adults ( Strohacker, Fazzino, Breslin, & Xu, 2015 ), rehabilitation ( Boggenpoel, Nel, & Hanekom, 2018 ), Type 2 diabetes treatment ( Delevatti et al., 2019 ), and exercise oncology ( Fairman, Zourdos, Helms, & Focht, 2017 ). It is interesting that recent criticisms directed toward classic behavior
Kelley Strohacker and Cory T. Beaumont
Jordan Golding, Aaron Johnson, and Andrew T. Sensenig
Psychological momentum in sports is a series of high or low human performances that seem to defy statistical randomness, and instead is often attributed to a positive feedback system in the athlete’s physiology and psyche. Quantitative approaches have found some evidence of psychological momentum. We measured the throw speeds and accuracy of adult males throwing baseballs while subjecting them to verbal criticism (positive or negative). Our study of short-term momentum suggested evidence of psychological momentum only in top-performing university baseball players, and not in the lower-performing players or in nonathletes.
Daniel S. Kirschenbaum, David A. Wittrock, Robert J. Smith, and William Monson
We propose that training athletes to use certain cognitive-behavioral procedures, “criticism inoculation training” (CIT), could enable them to circumvent the adverse effects of excessively negativistic coaching. This experiment evaluated the efficacy of one potential CIT strategy, positive self-monitoring (systematically observing and recording instances of success). A laboratory paradigm was used in which 60 male college students attempted to learn the underhand free throw basketball technique from one of four undergraduate pseudocoaches. Subjects were randomly assigned to four groups determined by a 2 (negative vs. no feedback) × 2 (positive vs. no self-monitoring) factorial design. Negative feedback was expected to debilitate, while positive self-monitoring was expected to facilitate performance, sustained self-observation of videotapes of performance, and subjective evaluations of the “coach” and the technique. Negative feedback clearly produced extensive adverse effects, but surprisingly, positive self-monitoring also decreased performance. Theories of skilled motor behavior (MacKay, 1982) and self-regulation (Carver, 1979) helped explain why positive self-monitoring failed as a CIT procedure. This interpretation which focuses on the novelty of the task and the development of negative expectancies also led to suggestions of strategies that could more effectively fulfill the promise of the CIT concept.
DeAnne D. Brooks
The article explores four modes of critical social theory in the sociology of sport and leisure, and attempts to identify common ground between these, especially in relation to their treatment of gender issues. Perspectives differ not only in their concepts and explanations but also in their underlying domain assumptions. First, the Weberian/Figurational perspective taken by Rojek is considered; this approach is the least concerned with gender, although breaking new ground in other ways. Second, the article looks at the work of the neo-Marxist, Hargreaves, which does include gender and race as issues, although secondary to class. Third is the work of Clarke and Critcher, with an important emphasis on the politics of culture and consumption, but again gender is seen as secondary to class. Finally, recent feminist perspectives are analyzed; here gender is primary, but other issues like class have not always been fully incorporated. Synthesis between different critical approaches to sport and leisure is seen as desirable because of the huge task of transforming these social phenomena. The paper suggests, however, that since the domain assumptions of all four are so different, their best way forward may lie in a new radical pluralist approach that does not a priori see any one social division as paramount.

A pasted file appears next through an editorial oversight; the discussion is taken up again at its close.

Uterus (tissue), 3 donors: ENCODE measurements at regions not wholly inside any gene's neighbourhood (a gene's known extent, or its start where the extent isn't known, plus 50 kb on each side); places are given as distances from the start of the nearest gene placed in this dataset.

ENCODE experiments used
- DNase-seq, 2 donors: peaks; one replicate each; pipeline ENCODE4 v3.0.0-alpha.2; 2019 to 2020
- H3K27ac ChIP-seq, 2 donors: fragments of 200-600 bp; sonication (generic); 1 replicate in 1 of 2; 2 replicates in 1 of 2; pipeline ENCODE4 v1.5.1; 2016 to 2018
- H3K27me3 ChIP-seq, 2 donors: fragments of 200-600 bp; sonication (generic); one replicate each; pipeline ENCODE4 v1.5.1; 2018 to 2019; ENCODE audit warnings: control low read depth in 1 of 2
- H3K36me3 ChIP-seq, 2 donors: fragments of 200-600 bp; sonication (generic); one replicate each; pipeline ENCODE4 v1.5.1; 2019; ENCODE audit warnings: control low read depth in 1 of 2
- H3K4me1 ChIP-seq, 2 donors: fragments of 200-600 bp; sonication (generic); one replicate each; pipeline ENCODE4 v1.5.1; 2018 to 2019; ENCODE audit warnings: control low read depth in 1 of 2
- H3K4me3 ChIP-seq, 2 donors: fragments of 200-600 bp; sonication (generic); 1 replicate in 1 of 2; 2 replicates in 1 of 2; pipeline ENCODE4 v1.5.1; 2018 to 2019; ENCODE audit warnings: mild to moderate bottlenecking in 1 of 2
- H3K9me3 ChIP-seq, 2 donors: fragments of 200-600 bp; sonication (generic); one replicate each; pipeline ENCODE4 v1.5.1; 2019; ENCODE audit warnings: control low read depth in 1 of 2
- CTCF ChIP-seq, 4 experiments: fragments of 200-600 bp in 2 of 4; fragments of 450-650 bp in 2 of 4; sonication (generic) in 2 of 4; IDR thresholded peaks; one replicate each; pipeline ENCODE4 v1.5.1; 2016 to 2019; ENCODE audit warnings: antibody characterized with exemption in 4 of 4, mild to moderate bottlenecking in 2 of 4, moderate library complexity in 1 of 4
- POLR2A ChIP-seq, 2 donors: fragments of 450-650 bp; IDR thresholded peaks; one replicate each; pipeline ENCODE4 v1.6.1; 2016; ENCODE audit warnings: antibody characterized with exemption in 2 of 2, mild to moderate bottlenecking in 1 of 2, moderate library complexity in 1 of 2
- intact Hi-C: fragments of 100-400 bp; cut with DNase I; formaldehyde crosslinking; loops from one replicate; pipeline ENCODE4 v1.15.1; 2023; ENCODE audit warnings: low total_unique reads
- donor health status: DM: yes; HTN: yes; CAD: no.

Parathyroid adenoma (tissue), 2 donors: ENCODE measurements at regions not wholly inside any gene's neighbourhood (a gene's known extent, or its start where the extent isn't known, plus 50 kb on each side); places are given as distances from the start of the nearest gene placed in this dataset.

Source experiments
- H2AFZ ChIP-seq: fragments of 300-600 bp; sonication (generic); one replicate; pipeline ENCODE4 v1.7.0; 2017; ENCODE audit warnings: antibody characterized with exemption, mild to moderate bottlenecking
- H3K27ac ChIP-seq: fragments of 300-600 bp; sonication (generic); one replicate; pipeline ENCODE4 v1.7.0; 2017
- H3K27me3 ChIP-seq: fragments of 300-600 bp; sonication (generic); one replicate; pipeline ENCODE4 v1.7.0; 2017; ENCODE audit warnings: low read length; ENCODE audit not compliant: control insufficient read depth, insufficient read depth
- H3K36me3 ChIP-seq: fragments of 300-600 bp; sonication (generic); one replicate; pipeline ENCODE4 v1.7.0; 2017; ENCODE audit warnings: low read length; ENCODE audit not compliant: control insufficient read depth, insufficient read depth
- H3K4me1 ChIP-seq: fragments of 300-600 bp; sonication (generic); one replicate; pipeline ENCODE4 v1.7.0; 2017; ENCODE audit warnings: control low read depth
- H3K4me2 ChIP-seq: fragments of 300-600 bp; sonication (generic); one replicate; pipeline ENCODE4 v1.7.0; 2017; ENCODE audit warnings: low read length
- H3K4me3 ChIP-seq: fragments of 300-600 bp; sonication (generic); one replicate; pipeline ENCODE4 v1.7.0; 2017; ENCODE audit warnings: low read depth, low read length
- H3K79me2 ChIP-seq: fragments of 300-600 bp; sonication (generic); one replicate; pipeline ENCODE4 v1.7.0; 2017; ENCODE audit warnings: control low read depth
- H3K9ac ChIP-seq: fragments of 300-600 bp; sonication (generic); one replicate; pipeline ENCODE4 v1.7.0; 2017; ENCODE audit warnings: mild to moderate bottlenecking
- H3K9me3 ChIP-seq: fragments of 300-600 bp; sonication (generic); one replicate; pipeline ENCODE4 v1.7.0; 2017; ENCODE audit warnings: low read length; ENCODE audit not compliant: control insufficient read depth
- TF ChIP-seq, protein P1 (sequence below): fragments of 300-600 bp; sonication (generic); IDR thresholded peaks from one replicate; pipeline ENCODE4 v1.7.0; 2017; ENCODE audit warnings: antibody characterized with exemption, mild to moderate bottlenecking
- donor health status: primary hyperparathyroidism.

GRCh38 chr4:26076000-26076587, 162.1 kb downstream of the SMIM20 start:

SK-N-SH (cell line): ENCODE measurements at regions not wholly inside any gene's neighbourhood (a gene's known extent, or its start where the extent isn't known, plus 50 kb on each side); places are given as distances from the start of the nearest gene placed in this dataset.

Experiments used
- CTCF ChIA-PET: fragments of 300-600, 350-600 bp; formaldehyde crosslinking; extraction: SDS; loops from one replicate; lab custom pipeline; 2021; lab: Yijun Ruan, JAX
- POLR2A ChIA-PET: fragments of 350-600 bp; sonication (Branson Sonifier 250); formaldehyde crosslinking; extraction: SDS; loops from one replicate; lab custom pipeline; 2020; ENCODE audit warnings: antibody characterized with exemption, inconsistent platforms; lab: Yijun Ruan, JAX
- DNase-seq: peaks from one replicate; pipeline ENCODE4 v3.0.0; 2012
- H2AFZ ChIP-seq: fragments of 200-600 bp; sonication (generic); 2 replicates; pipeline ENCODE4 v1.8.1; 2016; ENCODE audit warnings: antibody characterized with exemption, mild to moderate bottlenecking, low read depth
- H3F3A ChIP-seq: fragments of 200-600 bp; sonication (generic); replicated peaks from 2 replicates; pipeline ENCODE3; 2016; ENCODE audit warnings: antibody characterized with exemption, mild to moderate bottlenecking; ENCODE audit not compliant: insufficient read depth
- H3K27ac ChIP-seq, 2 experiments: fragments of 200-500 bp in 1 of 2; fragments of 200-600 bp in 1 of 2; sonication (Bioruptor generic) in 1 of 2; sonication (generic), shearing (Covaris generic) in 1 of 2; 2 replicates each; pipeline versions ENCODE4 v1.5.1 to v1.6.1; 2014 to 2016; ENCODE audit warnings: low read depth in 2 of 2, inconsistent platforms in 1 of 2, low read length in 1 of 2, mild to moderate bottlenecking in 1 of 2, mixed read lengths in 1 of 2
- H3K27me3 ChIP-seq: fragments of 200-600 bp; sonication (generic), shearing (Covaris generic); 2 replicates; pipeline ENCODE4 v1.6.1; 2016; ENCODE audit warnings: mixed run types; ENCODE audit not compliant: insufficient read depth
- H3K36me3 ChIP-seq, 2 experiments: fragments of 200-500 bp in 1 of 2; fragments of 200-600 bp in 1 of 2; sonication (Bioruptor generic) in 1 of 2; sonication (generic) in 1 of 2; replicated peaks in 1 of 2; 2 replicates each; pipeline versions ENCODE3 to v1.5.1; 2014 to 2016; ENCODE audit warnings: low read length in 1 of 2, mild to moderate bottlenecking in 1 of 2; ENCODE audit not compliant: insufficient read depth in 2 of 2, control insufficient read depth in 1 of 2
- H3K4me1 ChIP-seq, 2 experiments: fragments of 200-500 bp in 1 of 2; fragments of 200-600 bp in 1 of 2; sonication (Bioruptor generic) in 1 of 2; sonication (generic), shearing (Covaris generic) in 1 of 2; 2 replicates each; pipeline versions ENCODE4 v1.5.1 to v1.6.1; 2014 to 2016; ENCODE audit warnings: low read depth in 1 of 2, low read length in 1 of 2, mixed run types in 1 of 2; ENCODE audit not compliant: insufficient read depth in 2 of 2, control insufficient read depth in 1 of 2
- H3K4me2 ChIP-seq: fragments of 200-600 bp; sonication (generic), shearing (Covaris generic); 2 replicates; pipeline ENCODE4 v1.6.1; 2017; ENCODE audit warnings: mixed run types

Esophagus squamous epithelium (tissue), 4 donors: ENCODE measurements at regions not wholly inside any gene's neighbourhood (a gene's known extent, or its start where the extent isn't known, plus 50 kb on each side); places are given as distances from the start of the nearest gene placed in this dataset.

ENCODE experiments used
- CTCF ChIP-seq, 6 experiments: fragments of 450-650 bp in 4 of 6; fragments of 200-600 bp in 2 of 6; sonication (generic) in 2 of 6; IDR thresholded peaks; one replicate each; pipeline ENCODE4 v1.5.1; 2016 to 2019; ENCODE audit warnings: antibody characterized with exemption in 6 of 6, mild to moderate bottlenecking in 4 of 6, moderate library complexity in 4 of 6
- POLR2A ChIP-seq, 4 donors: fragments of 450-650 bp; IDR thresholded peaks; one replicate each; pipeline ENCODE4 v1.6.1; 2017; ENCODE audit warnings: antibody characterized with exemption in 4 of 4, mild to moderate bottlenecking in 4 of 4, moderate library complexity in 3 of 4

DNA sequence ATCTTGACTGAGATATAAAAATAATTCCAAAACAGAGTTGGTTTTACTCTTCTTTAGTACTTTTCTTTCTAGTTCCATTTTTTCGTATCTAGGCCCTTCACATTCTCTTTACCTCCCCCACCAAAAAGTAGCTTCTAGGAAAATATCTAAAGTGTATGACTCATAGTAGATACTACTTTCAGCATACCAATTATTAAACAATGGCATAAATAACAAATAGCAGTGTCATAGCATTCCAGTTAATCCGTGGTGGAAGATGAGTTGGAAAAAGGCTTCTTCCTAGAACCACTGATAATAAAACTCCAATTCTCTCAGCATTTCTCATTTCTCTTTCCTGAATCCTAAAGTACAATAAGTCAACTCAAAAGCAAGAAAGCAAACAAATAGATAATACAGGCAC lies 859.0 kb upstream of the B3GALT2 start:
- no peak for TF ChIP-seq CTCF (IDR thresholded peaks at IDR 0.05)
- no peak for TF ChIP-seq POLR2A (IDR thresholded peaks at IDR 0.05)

Margo E.K. Adam, Abimbola O. Eke, and Leah J. Ferguson
Athlete-identified important competitive events can have more meaning to athletes than a “typical” competition. Sport-related pressures and expectations that arise due to a competition being perceived as important can lead to increased self-criticism, arousal, and stress for athletes, as well as
Nathan A. Reis, Kent C. Kowalski, Amber D. Mosewich, and Leah J. Ferguson
behaviors (e.g., fear of negative evaluation, fear of self-compassion, fear of failure, state rumination, concern over mistakes, state self-criticism, shame, negative affect, and passivity), as well as positively related to psychological well-being and constructive reactions (e.g., positivity, perseverance
Jeffrey J. Martin
application. Criticisms of the grant-funding process are proliferating and are wide-ranging. For instance, critical commentaries can be found in disciplines such as biology, social work, psychology, meteorology, counseling, management, economics, law, and earth science (e.g., Carlson, 2008 : Feinberg, 2010
Jimmy Sanderson, Matthew Zimmerman, Sarah Stokowski, and Alison Fridley
via Twitter, including death threats to NFL players whose performances were blamed for fantasy-football defeats. Browning and Sanderson ( 2012 ) examined how student-athletes responded to criticism they received on Twitter, discovering that some were able to ignore the criticism, while others were
James E. Johnson, Robert M. Turick, Michael F. Dalgety, Khirey B. Walker, Eric L. Klosterman, and Anya T. Eicher
, 2001 ). Due in part to growing criticisms of higher education, academic rigor has recently drawn great attention ( Asher, 2013 ; Collier, 2013 ; Desilver, 2017 ). The American higher education system is routinely attacked for its lack of challenging work, declining standards, and inflation of student